Genesis 36:2
New International Version
Esau took his wives from the women of Canaan: Adah daughter of Elon the Hittite, and Oholibamah daughter of Anah and granddaughter of Zibeon the Hivite--

New Living Translation
Esau married two young women from Canaan: Adah, the daughter of Elon the Hittite; and Oholibamah, the daughter of Anah and granddaughter of Zibeon the Hivite.

English Standard Version
Esau took his wives from the Canaanites: Adah the daughter of Elon the Hittite, Oholibamah the daughter of Anah the daughter of Zibeon the Hivite,

Berean Study Bible
Esau took his wives from the daughters of Canaan: Adah daughter of Elon the Hittite, Oholibamah daughter of Anah and granddaughter of Zibeon the Hivite,

New American Standard Bible
Esau took his wives from the daughters of Canaan: Adah the daughter of Elon the Hittite, and Oholibamah the daughter of Anah and the granddaughter of Zibeon the Hivite;

King James Bible
Esau took his wives of the daughters of Canaan; Adah the daughter of Elon the Hittite, and Aholibamah the daughter of Anah the daughter of Zibeon the Hivite;

Christian Standard Bible
Esau took his wives from the Canaanite women: Adah daughter of Elon the Hethite, Oholibamah daughter of Anah and granddaughter of Zibeon the Hivite,

Contemporary English Version
He married three Canaanite women: The first was Adah, the daughter of Elon the Hittite; the second was Oholibamah, the daughter of Anah and the granddaughter of Zibeon the Hivite;

Good News Translation
Esau married Canaanite women: Adah, the daughter of Elon the Hittite; Oholibamah, the daughter of Anah son of Zibeon the Hivite;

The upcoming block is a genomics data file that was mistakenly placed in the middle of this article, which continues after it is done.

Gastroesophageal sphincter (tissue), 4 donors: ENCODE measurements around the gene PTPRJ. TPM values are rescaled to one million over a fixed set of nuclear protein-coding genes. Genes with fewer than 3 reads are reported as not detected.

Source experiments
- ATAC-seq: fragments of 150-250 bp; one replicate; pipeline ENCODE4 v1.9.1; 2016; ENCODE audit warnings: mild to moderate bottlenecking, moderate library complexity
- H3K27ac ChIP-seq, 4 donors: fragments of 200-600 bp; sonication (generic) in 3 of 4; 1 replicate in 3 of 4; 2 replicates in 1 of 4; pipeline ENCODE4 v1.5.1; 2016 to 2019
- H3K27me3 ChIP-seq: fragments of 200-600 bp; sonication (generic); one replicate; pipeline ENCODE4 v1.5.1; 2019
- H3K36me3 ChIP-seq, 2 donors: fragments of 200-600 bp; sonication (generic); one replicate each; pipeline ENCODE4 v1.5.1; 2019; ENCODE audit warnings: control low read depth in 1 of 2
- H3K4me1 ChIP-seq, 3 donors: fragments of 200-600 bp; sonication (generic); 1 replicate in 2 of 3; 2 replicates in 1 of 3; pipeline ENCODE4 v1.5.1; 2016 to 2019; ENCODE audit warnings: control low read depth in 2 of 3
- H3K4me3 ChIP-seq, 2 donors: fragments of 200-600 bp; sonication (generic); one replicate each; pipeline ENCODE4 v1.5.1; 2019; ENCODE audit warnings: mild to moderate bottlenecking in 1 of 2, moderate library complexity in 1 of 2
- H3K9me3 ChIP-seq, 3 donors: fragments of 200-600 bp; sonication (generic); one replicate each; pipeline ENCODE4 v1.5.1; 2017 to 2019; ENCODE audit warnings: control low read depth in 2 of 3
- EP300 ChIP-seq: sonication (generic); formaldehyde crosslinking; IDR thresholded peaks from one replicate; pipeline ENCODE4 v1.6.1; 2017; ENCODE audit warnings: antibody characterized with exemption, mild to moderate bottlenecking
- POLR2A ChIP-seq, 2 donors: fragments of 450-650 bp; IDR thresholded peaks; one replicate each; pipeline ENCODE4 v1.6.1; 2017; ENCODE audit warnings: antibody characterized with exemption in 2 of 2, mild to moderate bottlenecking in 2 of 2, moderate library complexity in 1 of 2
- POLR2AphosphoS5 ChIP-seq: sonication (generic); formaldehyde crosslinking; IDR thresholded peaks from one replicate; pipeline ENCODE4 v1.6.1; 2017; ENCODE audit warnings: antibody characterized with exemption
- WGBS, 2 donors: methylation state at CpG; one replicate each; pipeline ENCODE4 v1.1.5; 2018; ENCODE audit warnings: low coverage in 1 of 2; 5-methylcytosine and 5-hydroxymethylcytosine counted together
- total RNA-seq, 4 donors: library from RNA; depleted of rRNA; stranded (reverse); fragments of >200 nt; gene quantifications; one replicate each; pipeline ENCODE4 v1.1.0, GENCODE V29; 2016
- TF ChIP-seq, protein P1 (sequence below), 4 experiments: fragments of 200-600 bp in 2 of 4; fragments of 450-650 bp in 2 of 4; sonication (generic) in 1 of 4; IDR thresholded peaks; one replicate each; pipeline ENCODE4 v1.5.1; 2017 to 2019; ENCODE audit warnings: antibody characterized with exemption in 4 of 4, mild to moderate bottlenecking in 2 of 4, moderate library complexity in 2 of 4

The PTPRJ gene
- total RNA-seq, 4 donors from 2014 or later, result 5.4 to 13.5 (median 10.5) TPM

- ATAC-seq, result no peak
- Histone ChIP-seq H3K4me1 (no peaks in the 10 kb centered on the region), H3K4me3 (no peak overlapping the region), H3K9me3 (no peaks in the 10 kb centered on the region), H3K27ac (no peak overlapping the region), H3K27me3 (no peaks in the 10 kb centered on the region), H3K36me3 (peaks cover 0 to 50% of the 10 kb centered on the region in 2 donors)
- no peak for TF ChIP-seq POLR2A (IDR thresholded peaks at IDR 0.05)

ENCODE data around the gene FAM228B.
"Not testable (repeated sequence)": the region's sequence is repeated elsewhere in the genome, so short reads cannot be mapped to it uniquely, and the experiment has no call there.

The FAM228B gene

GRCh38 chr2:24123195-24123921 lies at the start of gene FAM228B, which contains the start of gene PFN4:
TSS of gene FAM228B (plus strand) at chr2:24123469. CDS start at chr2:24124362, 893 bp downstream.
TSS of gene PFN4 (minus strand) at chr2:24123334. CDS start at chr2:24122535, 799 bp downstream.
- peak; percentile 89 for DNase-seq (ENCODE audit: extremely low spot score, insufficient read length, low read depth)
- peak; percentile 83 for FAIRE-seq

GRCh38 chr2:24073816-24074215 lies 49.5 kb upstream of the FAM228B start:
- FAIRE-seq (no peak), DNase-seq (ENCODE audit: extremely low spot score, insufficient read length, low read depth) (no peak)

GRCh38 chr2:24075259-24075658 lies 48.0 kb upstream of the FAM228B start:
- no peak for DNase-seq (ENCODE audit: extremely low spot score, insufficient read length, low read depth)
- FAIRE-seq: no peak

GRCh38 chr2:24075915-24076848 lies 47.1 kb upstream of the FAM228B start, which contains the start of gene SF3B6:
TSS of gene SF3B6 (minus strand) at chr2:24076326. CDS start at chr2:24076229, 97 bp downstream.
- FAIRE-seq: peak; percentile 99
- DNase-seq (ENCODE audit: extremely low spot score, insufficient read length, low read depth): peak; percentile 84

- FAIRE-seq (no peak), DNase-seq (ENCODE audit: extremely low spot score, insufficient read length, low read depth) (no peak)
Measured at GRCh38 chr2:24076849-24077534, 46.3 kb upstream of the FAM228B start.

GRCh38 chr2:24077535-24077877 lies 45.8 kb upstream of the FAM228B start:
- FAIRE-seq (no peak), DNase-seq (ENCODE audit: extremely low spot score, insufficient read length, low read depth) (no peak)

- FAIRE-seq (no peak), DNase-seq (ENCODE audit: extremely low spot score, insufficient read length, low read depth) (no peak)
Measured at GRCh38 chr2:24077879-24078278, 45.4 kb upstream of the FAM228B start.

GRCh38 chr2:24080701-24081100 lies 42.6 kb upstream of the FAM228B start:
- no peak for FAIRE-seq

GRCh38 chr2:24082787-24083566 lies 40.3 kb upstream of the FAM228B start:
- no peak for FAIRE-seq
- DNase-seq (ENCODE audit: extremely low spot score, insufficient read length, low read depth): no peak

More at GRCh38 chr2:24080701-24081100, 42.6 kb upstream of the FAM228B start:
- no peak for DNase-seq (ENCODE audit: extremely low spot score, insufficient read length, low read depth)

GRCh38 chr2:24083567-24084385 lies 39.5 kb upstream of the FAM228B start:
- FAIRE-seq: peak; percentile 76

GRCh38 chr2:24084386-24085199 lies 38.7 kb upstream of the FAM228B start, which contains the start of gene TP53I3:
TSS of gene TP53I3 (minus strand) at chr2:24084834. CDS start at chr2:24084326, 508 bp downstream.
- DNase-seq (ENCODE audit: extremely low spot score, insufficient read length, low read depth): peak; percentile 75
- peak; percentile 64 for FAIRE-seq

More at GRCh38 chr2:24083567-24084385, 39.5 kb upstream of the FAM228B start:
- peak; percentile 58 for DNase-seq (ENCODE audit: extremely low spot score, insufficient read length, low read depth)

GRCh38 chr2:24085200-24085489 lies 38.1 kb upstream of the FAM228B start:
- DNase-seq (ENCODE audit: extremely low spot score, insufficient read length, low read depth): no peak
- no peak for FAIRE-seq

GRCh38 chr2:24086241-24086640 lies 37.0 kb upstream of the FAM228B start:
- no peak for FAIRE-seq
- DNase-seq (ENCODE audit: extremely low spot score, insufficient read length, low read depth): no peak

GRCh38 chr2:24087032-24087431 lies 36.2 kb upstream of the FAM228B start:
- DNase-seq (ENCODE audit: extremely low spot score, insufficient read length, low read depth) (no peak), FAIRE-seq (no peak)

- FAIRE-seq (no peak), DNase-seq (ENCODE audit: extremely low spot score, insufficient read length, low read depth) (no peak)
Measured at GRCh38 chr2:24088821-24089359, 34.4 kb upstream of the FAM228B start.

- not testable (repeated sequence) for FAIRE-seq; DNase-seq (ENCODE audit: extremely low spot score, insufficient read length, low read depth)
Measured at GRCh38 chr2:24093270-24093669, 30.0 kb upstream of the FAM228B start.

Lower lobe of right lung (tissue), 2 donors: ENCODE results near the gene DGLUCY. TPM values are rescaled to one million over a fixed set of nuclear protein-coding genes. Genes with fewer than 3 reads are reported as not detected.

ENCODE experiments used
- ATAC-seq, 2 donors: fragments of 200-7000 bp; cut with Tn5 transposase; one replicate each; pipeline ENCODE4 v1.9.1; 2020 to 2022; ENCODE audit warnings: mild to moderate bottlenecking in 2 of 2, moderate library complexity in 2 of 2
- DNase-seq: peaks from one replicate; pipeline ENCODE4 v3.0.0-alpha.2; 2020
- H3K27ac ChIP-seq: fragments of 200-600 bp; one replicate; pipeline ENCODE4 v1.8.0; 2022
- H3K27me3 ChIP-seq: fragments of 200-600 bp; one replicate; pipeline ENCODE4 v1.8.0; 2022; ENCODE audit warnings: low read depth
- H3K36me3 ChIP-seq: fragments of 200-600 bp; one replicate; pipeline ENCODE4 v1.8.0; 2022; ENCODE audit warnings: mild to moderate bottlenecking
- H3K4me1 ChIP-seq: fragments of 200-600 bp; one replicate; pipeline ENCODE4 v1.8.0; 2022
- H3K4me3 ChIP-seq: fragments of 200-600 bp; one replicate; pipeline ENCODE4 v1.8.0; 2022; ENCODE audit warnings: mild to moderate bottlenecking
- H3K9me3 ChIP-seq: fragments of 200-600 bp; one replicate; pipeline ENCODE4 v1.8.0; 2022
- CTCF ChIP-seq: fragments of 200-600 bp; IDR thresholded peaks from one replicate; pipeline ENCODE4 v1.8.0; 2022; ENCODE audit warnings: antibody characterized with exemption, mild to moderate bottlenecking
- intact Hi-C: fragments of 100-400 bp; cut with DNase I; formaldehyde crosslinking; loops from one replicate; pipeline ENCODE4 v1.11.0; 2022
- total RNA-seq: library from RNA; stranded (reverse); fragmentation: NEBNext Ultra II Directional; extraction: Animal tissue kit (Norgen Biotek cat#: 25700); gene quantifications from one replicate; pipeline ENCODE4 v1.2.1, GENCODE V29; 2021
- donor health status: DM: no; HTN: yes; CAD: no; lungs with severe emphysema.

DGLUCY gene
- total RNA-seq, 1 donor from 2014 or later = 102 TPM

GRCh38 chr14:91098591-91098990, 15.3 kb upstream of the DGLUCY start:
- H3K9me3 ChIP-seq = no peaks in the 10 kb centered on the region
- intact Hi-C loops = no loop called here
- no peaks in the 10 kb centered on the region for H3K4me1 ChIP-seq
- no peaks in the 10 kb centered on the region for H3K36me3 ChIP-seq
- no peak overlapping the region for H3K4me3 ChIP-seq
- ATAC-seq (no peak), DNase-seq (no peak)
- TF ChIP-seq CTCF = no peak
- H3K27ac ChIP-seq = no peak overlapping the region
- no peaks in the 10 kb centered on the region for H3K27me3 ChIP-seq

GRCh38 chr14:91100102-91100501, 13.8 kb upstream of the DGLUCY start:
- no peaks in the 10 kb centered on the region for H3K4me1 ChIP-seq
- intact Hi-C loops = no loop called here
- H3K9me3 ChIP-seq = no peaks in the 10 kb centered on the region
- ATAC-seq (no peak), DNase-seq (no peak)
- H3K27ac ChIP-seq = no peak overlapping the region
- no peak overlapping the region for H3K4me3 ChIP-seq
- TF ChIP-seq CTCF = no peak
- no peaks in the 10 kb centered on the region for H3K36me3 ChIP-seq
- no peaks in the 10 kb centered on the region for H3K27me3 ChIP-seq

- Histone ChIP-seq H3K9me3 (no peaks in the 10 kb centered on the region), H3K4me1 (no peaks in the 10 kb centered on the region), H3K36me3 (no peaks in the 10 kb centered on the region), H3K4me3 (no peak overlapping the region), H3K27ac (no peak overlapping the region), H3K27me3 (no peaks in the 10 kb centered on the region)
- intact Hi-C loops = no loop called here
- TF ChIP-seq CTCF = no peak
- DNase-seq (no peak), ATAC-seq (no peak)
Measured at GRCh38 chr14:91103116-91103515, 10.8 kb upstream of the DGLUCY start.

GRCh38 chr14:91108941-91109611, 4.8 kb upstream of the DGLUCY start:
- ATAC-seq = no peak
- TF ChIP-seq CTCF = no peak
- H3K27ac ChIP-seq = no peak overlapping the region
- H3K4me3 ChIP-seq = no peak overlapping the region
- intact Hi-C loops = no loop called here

Holman Christian Standard Bible
Esau took his wives from the Canaanite women: Adah daughter of Elon the Hittite, Oholibamah daughter of Anah and granddaughter of Zibeon the Hivite,

International Standard Version
Esau had married Canaanite women, including Elon the Hittite's daughter Adah, Oholibamah, the daughter of Anah (who was Zibeon the Hivite's daughter), and

NET Bible
Esau took his wives from the Canaanites: Adah the daughter of Elon the Hittite, and Oholibamah the daughter of Anah and granddaughter of Zibeon the Hivite,

New Heart English Bible
Esau took his wives from the daughters of Canaan: Adah the daughter of Elon, the Hittite; and Oholibamah the daughter of Anah, the daughter of Zibeon, the Hivite;

GOD'S WORD® Translation
Esau chose his wives from the women of Canaan: Adah, daughter of Elon the Hittite; Oholibamah, daughter of Anah and granddaughter of Zibeon the Hivite;

JPS Tanakh 1917
Esau took his wives of the daughters of Canaan; Adah the daughter of Elon the Hittite, and Oholibamah the daughter of Anah, the daughter of Zibeon the Hivite,

New American Standard 1977
Esau took his wives from the daughters of Canaan: Adah the daughter of Elon the Hittite, and Oholibamah the daughter of Anah and the granddaughter of Zibeon the Hivite;

Jubilee Bible 2000
Esau took his wives of the daughters of Canaan: Adah the daughter of Elon, the Hittite; Aholibamah, the daughter of Anah, the daughter of Zibeon, the Hivite;

King James 2000 Bible
Esau took his wives of the daughters of Canaan; Adah the daughter of Elon the Hittite, and Oholibamah the daughter of Anah the daughter of Zibeon the Hivite;

American King James Version
Esau took his wives of the daughters of Canaan; Adah the daughter of Elon the Hittite, and Aholibamah the daughter of Anah the daughter of Zibeon the Hivite;

American Standard Version
Esau took his wives of the daughters of Canaan: Adah the daughter of Elon the Hittite, and Oholibamah the daughter of Anah, the daughter of Zibeon the Hivite,